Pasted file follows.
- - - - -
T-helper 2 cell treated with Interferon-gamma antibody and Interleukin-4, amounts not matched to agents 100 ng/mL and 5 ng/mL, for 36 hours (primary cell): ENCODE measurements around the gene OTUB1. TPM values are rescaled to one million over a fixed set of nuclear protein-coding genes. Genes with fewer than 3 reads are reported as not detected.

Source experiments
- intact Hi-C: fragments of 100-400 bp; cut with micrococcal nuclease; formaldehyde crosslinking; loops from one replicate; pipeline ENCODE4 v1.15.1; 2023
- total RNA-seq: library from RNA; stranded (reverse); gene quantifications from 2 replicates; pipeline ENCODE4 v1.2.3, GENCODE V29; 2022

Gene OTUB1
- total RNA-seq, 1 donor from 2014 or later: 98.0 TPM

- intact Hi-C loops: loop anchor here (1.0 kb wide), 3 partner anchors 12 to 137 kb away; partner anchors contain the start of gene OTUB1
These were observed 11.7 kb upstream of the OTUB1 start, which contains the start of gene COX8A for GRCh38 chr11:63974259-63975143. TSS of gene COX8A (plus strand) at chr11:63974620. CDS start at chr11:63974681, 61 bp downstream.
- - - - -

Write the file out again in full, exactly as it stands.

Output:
T-helper 2 cell treated with Interferon-gamma antibody and Interleukin-4, amounts not matched to agents 100 ng/mL and 5 ng/mL, for 36 hours (primary cell): ENCODE measurements around the gene OTUB1. TPM values are rescaled to one million over a fixed set of nuclear protein-coding genes. Genes with fewer than 3 reads are reported as not detected.

Source experiments
- intact Hi-C: fragments of 100-400 bp; cut with micrococcal nuclease; formaldehyde crosslinking; loops from one replicate; pipeline ENCODE4 v1.15.1; 2023
- total RNA-seq: library from RNA; stranded (reverse); gene quantifications from 2 replicates; pipeline ENCODE4 v1.2.3, GENCODE V29; 2022

Gene OTUB1
- total RNA-seq, 1 donor from 2014 or later: 98.0 TPM

- intact Hi-C loops: loop anchor here (1.0 kb wide), 3 partner anchors 12 to 137 kb away; partner anchors contain the start of gene OTUB1
These were observed 11.7 kb upstream of the OTUB1 start, which contains the start of gene COX8A for GRCh38 chr11:63974259-63975143. TSS of gene COX8A (plus strand) at chr11:63974620. CDS start at chr11:63974681, 61 bp downstream.